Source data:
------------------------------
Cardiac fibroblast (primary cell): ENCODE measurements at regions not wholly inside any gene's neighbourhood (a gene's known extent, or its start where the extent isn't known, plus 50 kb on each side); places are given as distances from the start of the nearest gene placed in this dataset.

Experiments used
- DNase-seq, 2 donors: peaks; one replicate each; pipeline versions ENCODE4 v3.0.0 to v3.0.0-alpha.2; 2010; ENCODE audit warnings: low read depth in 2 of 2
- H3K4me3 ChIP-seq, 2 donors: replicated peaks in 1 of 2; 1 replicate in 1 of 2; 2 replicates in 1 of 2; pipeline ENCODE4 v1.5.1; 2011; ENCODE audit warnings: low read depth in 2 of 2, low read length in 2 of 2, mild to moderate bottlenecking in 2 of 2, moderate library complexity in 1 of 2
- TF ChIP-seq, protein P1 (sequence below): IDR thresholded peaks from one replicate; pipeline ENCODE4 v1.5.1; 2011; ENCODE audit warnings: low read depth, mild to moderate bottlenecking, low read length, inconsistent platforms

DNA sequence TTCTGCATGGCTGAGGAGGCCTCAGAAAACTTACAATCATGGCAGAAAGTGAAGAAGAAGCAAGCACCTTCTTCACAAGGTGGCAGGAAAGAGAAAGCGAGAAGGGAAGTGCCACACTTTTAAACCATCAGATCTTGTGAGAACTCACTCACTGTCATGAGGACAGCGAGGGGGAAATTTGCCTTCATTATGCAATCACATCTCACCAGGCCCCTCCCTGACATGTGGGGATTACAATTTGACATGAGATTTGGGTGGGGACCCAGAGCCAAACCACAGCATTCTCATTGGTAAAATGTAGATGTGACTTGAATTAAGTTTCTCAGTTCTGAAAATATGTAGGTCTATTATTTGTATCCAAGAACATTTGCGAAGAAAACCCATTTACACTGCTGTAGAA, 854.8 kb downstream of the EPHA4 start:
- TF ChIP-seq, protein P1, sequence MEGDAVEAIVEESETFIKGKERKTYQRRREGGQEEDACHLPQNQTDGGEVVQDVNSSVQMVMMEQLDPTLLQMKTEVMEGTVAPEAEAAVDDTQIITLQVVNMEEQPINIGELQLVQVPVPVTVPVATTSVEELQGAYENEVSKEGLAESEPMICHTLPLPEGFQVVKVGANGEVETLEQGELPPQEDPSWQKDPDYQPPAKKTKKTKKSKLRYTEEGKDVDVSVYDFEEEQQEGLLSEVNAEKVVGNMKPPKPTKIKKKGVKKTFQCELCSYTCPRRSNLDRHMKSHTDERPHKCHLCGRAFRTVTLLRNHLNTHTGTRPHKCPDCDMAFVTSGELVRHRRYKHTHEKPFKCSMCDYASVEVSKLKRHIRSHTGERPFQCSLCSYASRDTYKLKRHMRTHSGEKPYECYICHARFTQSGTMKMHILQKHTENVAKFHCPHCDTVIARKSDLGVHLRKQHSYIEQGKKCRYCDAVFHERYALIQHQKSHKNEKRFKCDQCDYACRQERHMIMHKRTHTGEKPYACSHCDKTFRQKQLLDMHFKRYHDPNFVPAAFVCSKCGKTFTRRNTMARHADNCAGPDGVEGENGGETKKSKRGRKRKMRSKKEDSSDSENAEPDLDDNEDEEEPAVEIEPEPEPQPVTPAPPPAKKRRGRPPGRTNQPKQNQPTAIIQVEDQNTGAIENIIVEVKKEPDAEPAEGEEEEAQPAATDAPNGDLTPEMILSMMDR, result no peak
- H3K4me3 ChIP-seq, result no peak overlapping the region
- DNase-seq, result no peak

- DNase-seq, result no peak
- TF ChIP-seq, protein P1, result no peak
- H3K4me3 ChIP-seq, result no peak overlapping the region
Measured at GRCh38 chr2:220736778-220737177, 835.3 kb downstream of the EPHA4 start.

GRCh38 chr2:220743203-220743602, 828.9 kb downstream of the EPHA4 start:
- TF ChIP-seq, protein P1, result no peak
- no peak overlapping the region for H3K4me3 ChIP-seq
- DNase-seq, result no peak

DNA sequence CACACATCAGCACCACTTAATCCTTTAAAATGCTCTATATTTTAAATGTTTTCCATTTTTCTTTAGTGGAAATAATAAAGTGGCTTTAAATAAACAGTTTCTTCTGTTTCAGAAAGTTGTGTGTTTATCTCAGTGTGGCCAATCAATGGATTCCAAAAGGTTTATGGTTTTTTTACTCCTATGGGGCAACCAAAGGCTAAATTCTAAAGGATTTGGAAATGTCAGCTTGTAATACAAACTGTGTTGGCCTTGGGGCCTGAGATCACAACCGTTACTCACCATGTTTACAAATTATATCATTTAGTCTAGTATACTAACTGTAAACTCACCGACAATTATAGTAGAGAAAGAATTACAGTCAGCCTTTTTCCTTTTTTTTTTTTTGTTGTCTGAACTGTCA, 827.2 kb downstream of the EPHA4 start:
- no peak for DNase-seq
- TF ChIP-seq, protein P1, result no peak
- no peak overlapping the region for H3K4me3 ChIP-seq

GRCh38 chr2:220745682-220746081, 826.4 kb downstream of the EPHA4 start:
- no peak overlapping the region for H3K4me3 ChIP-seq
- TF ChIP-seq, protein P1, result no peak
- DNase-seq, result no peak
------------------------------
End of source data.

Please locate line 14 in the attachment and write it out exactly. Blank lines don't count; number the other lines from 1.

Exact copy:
GRCh38 chr2:220743203-220743602, 828.9 kb downstream of the EPHA4 start: